Social Entrepreneurship and COVID-19

The life of all people changed two years ago when the World Health Organisation (WHO) declared COVID-19 a pandemic. Since then, governments are trying to control the situation nationally by suggesting measures and restrictions but also internationally by aligning with other countries’ policies. Two years later, with vaccinations already given to the majority of the population, things are as “normal” as they could be yet, many are the experts that claim that the “normality” that we used to live in before the COVID-19 pandemic will never be restored.

During these two years, the “traditional” way of doing things was replaced by a more creative, mostly digitally-oriented, way. Innovation, creativity, and social change have been some of the elements most needed, three elements that are also highly related to social entrepreneurship. Therefore, can social entrepreneurs be also even the slightest solution to COVID-19?

 Social entrepreneurs and COVID-19

COVID-19 has brought gigantic social problems, not only related to health. More specifically, it brought unemployment, food insecurity, as well as economic disparities, and made us realize how inadequate education systems are. All these consequences of the pandemic need solutions, just like any other global issue that the world faces such as climate change, gender inequality, poverty, and others. Social entrepreneurs have been tackling already the aforementioned issues through their social enterprises and/or initiatives, trying to make the world a better and fairer place to live. Therefore, they can be the key to tackling the problems brought by COVID-19 as well.

First of all, social entrepreneurs are well-positioned to address gaps in the market and reach groups that the government may not be able or it will be really time-consuming to do. More in detail, socially disadvantaged communities are the most affected by the pandemic and social enterprises can be more efficient and experienced than the government to act. For example, the social enterprise named Root Capital works in remote indigenous communities in Africa, Latin America, and Indonesia and has already provided supplies (face masks, soap, medicine, etc.) to thousands of rural families. Moreover, Amazon Conversation Team has been translating public health information into the native languages of indigenous communities and has been sharing it through the channels that they are using.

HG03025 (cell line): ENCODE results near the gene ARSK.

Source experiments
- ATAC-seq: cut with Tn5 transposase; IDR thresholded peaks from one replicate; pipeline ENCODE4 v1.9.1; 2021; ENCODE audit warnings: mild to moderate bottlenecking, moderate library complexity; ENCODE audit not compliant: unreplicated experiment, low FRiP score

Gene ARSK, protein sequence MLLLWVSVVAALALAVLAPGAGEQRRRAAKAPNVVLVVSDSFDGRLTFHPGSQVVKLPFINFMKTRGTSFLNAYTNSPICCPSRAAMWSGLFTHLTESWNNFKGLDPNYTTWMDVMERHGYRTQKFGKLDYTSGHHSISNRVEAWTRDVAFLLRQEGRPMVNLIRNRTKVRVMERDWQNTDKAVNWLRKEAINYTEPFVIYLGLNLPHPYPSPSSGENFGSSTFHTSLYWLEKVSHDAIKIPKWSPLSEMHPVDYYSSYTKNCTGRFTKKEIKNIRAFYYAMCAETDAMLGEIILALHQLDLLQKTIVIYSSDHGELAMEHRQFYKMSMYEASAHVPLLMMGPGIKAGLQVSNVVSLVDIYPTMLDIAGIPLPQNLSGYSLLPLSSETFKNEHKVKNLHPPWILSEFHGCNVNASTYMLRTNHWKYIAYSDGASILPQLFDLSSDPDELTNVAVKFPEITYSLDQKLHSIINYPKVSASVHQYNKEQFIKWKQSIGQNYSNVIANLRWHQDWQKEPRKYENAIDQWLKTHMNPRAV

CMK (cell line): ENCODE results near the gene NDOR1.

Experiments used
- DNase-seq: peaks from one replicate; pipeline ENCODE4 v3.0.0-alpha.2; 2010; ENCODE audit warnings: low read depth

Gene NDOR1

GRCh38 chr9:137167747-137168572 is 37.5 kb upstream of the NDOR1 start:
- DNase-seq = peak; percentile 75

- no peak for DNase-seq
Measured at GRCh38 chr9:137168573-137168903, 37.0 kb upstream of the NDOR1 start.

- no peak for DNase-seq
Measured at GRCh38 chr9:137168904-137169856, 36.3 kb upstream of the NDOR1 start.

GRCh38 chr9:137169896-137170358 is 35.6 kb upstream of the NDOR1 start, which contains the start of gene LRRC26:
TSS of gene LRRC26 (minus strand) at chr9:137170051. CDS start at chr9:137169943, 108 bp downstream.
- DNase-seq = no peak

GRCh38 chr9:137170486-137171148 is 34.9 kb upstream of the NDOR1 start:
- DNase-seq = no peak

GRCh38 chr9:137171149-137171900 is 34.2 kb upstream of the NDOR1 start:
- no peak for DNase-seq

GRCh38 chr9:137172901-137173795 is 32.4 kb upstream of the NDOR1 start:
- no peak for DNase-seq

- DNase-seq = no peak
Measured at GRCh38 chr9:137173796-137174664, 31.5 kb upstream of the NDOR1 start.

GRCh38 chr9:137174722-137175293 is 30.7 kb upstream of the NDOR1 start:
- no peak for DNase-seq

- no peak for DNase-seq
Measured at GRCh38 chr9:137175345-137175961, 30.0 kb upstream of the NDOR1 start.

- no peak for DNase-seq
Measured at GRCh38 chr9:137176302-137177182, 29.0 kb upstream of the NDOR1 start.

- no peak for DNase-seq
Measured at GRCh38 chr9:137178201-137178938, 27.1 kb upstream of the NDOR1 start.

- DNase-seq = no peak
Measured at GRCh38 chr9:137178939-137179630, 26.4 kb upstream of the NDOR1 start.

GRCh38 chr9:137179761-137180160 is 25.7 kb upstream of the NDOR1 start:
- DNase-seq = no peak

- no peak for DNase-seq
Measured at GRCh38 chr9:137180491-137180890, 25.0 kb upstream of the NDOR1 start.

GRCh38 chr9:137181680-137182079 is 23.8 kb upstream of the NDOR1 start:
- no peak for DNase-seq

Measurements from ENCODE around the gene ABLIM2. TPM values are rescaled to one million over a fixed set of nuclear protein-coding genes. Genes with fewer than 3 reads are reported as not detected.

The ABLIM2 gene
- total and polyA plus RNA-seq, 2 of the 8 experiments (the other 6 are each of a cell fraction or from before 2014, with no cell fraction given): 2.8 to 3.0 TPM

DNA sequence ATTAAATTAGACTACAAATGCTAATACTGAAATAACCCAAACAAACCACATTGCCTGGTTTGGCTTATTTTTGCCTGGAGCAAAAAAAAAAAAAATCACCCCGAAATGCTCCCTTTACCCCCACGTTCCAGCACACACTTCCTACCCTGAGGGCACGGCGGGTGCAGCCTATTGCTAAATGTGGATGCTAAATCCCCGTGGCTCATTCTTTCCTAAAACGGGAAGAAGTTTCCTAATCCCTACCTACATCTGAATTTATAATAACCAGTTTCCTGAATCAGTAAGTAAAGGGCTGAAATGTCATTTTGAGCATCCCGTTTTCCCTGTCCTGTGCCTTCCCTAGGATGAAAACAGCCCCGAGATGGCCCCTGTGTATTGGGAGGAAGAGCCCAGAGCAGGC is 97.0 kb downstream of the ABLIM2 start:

Another reason why social entrepreneurs can tackle the consequences of the COVID-19 pandemic is that they can address secondary and tertiary problems whereas the government concentrates on reducing the highest-level problems such as health and economic shocks. Yet, another major issue is education since it is evident that education systems and schools were not ready for such a change and a digital transformation. Even if governments are trying to improve not only students’ but also teachers’ digital skills, it is very time-consuming and expensive, resulting in education gaps and a lack of confidence and socialization. YouthBuildUSA and Citizen Schools are just some examples of social enterprises that focus on tutoring and the wellbeing of students in the age of distance learning.

Lastly, social entrepreneurs have already the experience and the courage to change broken systems. Before the pandemic, they were already tackling social injustices which were then exacerbated. Therefore, they have the know-how to help society. Of course, improvements or changes may be needed due to how rapidly our lives change, but they are more familiar with the target group, their needs, and challenges than anyone else.

In conclusion, social entrepreneurs can be a significant help to governments and society against the COVID-19 pandemic and its consequences. Its impact will remain in our lives for years, even when the pandemic won’t be a major discussion in current news, therefore the need to have businesses with their main aim being to tackle social injustices rather than to make money, is fundamental.